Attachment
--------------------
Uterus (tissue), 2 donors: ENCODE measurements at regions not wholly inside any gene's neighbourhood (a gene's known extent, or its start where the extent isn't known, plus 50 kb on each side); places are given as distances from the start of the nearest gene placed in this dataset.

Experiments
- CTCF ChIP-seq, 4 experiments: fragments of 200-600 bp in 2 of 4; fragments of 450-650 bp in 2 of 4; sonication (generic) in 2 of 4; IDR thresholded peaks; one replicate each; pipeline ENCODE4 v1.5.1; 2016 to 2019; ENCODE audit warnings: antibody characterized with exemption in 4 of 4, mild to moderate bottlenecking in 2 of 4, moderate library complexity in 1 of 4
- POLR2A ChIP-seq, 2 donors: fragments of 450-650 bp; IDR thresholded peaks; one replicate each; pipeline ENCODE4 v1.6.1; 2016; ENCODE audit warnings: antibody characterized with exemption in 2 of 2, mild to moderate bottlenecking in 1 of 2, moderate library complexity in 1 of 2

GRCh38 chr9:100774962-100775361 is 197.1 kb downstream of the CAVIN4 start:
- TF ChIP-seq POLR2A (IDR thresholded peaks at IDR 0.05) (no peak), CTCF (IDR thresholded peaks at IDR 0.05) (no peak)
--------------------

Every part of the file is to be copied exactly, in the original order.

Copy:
Uterus (tissue), 2 donors: ENCODE measurements at regions not wholly inside any gene's neighbourhood (a gene's known extent, or its start where the extent isn't known, plus 50 kb on each side); places are given as distances from the start of the nearest gene placed in this dataset.

Experiments
- CTCF ChIP-seq, 4 experiments: fragments of 200-600 bp in 2 of 4; fragments of 450-650 bp in 2 of 4; sonication (generic) in 2 of 4; IDR thresholded peaks; one replicate each; pipeline ENCODE4 v1.5.1; 2016 to 2019; ENCODE audit warnings: antibody characterized with exemption in 4 of 4, mild to moderate bottlenecking in 2 of 4, moderate library complexity in 1 of 4
- POLR2A ChIP-seq, 2 donors: fragments of 450-650 bp; IDR thresholded peaks; one replicate each; pipeline ENCODE4 v1.6.1; 2016; ENCODE audit warnings: antibody characterized with exemption in 2 of 2, mild to moderate bottlenecking in 1 of 2, moderate library complexity in 1 of 2

GRCh38 chr9:100774962-100775361 is 197.1 kb downstream of the CAVIN4 start:
- TF ChIP-seq POLR2A (IDR thresholded peaks at IDR 0.05) (no peak), CTCF (IDR thresholded peaks at IDR 0.05) (no peak)